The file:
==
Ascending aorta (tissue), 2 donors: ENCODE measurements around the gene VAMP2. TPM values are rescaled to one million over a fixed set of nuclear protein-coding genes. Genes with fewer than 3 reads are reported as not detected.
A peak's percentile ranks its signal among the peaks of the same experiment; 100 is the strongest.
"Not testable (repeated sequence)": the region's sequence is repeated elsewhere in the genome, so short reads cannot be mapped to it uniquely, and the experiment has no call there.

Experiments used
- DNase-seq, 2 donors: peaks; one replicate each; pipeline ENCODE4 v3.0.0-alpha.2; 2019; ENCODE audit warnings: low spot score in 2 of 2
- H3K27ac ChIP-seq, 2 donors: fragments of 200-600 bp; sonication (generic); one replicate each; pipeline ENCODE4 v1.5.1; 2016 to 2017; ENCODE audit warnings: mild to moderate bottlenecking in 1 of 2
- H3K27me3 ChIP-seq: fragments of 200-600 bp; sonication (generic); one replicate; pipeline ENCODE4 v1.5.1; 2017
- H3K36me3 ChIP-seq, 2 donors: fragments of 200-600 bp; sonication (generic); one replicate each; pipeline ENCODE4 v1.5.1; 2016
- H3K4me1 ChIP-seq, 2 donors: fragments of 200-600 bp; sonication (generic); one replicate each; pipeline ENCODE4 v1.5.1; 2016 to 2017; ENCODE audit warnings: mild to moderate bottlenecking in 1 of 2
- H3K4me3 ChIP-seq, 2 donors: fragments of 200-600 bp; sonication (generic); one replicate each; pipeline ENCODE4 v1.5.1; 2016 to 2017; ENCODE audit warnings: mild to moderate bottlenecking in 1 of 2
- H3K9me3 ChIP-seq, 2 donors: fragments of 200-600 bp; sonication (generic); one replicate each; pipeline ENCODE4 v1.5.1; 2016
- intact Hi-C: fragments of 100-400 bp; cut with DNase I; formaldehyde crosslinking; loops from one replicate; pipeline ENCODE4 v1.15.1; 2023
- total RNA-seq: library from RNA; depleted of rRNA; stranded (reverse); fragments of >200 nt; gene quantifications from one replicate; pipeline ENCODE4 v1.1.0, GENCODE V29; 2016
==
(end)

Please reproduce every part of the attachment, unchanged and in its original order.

Ascending aorta (tissue), 2 donors: ENCODE measurements around the gene VAMP2. TPM values are rescaled to one million over a fixed set of nuclear protein-coding genes. Genes with fewer than 3 reads are reported as not detected.
A peak's percentile ranks its signal among the peaks of the same experiment; 100 is the strongest.
"Not testable (repeated sequence)": the region's sequence is repeated elsewhere in the genome, so short reads cannot be mapped to it uniquely, and the experiment has no call there.

Experiments used
- DNase-seq, 2 donors: peaks; one replicate each; pipeline ENCODE4 v3.0.0-alpha.2; 2019; ENCODE audit warnings: low spot score in 2 of 2
- H3K27ac ChIP-seq, 2 donors: fragments of 200-600 bp; sonication (generic); one replicate each; pipeline ENCODE4 v1.5.1; 2016 to 2017; ENCODE audit warnings: mild to moderate bottlenecking in 1 of 2
- H3K27me3 ChIP-seq: fragments of 200-600 bp; sonication (generic); one replicate; pipeline ENCODE4 v1.5.1; 2017
- H3K36me3 ChIP-seq, 2 donors: fragments of 200-600 bp; sonication (generic); one replicate each; pipeline ENCODE4 v1.5.1; 2016
- H3K4me1 ChIP-seq, 2 donors: fragments of 200-600 bp; sonication (generic); one replicate each; pipeline ENCODE4 v1.5.1; 2016 to 2017; ENCODE audit warnings: mild to moderate bottlenecking in 1 of 2
- H3K4me3 ChIP-seq, 2 donors: fragments of 200-600 bp; sonication (generic); one replicate each; pipeline ENCODE4 v1.5.1; 2016 to 2017; ENCODE audit warnings: mild to moderate bottlenecking in 1 of 2
- H3K9me3 ChIP-seq, 2 donors: fragments of 200-600 bp; sonication (generic); one replicate each; pipeline ENCODE4 v1.5.1; 2016
- intact Hi-C: fragments of 100-400 bp; cut with DNase I; formaldehyde crosslinking; loops from one replicate; pipeline ENCODE4 v1.15.1; 2023
- total RNA-seq: library from RNA; depleted of rRNA; stranded (reverse); fragments of >200 nt; gene quantifications from one replicate; pipeline ENCODE4 v1.1.0, GENCODE V29; 2016